WebMD states that there are several diseases that can cause a dog's hair to fall out in chunks, such as growth hormone-responsive alopecia, hyperestrogenism and hypothyroidism, which are all hormone-related. Non-hormone-related diseases for hair loss in dogs include acanthosis nigricans, which mostly affects dachshunds, as well as color mutant alopecia, demodectic mange, pressure sores and ringworm.
Patchy hair loss is particularly evident in hypothyroidism and hypoestrogenism, according to WebMD. The former is accompanied by a thin coat. The latter is accompanied by scanty hair growth and smooth skin and occurs only in females that have been fixed. Hair loss due to growth hormone-responsive alopecia occurs symmetrically and then only at certain times in the dog's life and in certain breeds.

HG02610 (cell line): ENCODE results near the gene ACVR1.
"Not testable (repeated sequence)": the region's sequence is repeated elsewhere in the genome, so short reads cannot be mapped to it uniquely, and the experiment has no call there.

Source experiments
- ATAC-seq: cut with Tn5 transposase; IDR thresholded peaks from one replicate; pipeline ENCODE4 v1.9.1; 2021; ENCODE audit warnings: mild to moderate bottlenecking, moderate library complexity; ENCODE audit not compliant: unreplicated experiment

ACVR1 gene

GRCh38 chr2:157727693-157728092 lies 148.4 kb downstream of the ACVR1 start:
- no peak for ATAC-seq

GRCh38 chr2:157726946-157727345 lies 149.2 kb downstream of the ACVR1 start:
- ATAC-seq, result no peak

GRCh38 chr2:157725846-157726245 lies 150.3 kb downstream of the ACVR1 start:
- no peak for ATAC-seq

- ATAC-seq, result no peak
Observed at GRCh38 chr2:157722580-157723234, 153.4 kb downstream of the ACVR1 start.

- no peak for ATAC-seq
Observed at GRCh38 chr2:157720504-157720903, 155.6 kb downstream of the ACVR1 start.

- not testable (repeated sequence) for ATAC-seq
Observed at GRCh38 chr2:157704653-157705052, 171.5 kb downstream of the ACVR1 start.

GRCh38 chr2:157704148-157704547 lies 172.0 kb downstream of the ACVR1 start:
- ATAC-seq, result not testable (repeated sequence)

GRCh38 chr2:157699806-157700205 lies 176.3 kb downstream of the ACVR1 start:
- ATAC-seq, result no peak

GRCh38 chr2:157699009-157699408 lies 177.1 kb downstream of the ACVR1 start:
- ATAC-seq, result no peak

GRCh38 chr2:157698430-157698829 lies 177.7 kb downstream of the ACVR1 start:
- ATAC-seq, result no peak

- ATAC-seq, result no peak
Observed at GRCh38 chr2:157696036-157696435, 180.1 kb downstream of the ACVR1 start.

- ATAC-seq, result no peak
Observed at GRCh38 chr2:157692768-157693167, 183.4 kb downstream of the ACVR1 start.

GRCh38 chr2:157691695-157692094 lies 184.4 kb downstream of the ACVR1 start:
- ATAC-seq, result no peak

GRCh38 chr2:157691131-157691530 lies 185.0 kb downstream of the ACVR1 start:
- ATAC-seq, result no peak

WebMD says that parasites are the most common cause of patchy hair loss. For instance, ringworm can cause hair to fall out in chunks while also producing scaly, red circular patches on the skin. Demodectic mange, an immune deficiency disease, results in patches of hair loss, especially on the face. Color mutant alopecia is a disease that not only results in patchy hair loss but is also accompanied by pustules. Pressure sores occur in large dogs and result in hair loss because the animals lie down on hard surfaces, negatively impacting pressure points.